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Comment PDF Separation Processes

Chementator: Scaleup is set for a natural-gas-treating process that freezes out CO2    

By Gerald Ondrey |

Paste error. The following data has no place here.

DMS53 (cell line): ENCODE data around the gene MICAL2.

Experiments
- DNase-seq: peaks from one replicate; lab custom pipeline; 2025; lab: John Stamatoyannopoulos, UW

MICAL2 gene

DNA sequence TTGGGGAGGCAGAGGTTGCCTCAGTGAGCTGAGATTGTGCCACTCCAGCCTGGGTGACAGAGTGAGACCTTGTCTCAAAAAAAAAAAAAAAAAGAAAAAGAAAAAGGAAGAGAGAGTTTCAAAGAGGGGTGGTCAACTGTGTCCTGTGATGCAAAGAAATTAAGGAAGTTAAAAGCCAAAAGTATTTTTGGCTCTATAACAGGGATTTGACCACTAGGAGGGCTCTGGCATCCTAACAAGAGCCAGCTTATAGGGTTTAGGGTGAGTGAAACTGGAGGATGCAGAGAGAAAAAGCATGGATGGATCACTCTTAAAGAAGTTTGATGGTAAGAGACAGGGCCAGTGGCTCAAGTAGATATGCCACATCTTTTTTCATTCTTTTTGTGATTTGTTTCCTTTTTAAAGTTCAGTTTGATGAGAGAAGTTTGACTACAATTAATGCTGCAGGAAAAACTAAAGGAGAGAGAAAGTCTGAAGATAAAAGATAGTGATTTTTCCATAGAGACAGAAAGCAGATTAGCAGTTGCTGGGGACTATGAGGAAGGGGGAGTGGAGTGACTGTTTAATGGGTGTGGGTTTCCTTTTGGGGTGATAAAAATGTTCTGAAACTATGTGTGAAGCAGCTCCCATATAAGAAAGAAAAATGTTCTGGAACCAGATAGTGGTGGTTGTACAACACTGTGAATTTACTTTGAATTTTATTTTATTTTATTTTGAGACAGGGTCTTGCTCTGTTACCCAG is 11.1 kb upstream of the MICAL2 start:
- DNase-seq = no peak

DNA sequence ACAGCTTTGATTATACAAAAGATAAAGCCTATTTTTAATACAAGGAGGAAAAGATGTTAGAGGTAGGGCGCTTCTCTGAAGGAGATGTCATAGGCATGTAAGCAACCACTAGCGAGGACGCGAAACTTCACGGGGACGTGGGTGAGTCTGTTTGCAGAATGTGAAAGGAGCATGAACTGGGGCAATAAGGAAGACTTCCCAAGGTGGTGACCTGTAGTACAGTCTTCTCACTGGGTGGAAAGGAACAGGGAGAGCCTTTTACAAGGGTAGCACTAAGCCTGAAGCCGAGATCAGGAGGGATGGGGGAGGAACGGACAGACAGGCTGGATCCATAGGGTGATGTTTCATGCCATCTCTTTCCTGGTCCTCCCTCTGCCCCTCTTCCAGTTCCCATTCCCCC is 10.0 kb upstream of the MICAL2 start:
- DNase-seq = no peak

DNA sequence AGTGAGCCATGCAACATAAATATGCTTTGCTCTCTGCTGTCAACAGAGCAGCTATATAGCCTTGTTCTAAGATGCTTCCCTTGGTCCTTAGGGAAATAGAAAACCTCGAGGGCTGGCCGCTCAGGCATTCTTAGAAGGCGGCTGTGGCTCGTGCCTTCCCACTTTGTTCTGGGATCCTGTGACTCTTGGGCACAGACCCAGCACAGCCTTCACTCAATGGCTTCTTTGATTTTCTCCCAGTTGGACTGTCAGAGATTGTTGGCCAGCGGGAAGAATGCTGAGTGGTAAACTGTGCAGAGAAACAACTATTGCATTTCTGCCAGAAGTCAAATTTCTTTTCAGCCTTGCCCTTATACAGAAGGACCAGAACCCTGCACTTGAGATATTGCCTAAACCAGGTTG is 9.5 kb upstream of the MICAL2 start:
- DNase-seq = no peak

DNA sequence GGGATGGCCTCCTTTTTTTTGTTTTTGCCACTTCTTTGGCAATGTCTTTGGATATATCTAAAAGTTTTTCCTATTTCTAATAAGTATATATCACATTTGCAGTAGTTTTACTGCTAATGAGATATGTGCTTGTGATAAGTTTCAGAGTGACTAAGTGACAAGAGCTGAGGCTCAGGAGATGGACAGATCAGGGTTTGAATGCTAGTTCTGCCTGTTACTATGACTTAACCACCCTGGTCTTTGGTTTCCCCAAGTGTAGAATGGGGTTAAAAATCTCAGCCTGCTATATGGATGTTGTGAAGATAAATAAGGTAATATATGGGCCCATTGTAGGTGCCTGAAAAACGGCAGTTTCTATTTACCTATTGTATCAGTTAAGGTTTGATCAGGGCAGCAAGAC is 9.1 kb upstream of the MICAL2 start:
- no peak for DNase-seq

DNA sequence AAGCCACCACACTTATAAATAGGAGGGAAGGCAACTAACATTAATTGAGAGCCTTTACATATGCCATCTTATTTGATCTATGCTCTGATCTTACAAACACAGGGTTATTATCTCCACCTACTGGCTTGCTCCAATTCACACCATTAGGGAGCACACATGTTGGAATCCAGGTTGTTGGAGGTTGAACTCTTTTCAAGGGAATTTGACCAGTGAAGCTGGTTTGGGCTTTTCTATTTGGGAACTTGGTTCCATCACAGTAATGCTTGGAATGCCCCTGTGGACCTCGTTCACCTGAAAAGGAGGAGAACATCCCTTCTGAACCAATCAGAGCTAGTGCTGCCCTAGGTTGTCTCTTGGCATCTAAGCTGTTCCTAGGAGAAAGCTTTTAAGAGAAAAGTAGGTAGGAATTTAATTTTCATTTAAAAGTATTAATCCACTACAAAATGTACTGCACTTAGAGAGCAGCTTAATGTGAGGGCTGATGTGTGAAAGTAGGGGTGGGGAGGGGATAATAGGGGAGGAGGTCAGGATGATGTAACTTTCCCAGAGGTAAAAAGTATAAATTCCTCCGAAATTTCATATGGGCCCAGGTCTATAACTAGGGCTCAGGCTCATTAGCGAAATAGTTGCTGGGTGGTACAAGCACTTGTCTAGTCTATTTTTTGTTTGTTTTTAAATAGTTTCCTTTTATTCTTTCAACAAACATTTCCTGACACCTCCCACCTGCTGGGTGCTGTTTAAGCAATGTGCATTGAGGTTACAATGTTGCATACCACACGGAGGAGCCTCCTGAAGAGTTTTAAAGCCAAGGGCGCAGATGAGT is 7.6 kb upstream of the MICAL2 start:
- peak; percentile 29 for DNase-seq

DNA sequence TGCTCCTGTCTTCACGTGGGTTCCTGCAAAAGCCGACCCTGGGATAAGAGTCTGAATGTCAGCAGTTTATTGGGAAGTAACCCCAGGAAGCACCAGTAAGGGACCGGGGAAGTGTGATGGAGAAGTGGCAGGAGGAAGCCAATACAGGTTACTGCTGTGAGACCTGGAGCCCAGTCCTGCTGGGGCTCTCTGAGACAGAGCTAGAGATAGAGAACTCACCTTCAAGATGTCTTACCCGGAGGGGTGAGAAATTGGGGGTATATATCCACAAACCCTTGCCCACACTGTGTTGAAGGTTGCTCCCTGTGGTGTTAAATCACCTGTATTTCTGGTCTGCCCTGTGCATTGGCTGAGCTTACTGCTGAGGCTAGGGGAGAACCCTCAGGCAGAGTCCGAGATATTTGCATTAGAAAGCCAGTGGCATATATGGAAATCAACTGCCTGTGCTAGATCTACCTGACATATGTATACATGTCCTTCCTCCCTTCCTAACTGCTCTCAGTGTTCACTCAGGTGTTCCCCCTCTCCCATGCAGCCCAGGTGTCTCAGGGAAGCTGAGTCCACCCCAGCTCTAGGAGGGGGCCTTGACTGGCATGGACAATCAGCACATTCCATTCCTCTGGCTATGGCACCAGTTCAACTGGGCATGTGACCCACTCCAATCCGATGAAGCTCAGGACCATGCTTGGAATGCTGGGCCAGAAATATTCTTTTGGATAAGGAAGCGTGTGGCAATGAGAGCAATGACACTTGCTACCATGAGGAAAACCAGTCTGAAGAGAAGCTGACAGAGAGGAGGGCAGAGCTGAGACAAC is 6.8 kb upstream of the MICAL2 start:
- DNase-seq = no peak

ExxonMobil Corp. (Irving, Tex.; edlinks.chemengonline.com/7373-537) plans to spend more than $100 million on a commercial demonstration of its Controlled Freeze Zone (CFZ) technology for removing carbon dioxide from natural gas. The plant, to be located at the company’s Shute Creek Treating Facility near LaBarge, Wyo., will process about 14 million ft3 /d of varying compositions of CH4, CO2 and hydrogen sulfide, and separate the CO2 and H2S for reinjection. Startup is set for late 2009. Originally piloted in the 1980s and significantly improved since then, CFZ technology combines conventional cryogenic distillation with a special section that induces CO2 freezing to separate CO2, H2S and other components from natural gas. The extracted gas is discharged from the process as a high-pressure liquid stream for injection into underground storage or for use in enhanced oil recovery. ExxonMobil says the process is less expensive than current CO2-separation processes because it requires less equipment, eliminates the use of solvents and lowers gas-reinjection costs, since the gas does not have to be compressed for injection into the ground.   Click here for a full pdf version of the Chementator Section  
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